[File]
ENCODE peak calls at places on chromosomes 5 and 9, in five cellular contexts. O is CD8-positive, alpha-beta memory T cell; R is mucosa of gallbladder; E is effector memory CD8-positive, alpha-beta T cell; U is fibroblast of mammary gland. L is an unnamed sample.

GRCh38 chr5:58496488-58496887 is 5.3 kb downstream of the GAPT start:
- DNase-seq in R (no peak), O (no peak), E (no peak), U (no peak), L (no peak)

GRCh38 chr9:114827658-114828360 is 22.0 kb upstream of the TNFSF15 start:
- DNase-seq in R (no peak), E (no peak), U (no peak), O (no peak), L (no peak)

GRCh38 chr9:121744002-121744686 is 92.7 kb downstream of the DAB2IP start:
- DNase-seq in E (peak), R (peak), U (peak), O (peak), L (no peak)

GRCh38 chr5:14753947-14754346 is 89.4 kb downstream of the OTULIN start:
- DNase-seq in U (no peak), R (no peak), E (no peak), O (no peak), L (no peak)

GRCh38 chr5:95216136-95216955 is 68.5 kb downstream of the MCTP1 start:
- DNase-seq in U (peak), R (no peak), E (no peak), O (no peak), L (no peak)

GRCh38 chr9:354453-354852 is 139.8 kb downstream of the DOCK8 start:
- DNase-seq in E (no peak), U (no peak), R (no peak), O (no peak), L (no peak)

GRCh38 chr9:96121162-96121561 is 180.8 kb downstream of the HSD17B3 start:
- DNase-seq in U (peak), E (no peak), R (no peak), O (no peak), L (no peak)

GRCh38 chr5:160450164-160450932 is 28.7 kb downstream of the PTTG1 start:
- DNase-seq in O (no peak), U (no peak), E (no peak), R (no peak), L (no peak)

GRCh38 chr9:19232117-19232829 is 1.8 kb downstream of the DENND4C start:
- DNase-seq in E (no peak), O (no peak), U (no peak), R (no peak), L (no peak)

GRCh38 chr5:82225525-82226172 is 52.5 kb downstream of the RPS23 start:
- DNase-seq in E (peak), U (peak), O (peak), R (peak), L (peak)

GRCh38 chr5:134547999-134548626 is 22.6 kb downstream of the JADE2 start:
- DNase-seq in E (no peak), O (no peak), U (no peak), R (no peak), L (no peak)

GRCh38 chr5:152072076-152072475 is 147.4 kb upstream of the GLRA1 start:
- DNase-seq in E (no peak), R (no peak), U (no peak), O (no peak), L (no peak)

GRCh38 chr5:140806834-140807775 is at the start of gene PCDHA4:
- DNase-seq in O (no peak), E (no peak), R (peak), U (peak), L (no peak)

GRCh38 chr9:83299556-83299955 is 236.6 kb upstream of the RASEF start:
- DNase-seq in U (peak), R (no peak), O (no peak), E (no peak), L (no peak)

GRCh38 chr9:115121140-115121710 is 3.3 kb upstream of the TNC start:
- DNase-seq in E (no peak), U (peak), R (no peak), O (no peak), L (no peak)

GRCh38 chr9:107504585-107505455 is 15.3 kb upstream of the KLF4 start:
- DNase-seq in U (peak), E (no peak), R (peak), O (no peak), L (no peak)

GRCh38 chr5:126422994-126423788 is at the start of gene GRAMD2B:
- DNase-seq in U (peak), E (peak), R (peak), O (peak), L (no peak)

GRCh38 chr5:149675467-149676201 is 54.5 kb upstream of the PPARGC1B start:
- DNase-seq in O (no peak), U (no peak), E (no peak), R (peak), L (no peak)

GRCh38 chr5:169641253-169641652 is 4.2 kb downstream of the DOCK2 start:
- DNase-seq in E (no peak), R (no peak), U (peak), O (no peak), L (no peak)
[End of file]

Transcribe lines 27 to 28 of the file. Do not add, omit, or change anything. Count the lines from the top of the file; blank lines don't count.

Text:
- DNase-seq in O (no peak), E (no peak), R (peak), U (peak), L (no peak)

GRCh38 chr9:83299556-83299955 is 236.6 kb upstream of the RASEF start: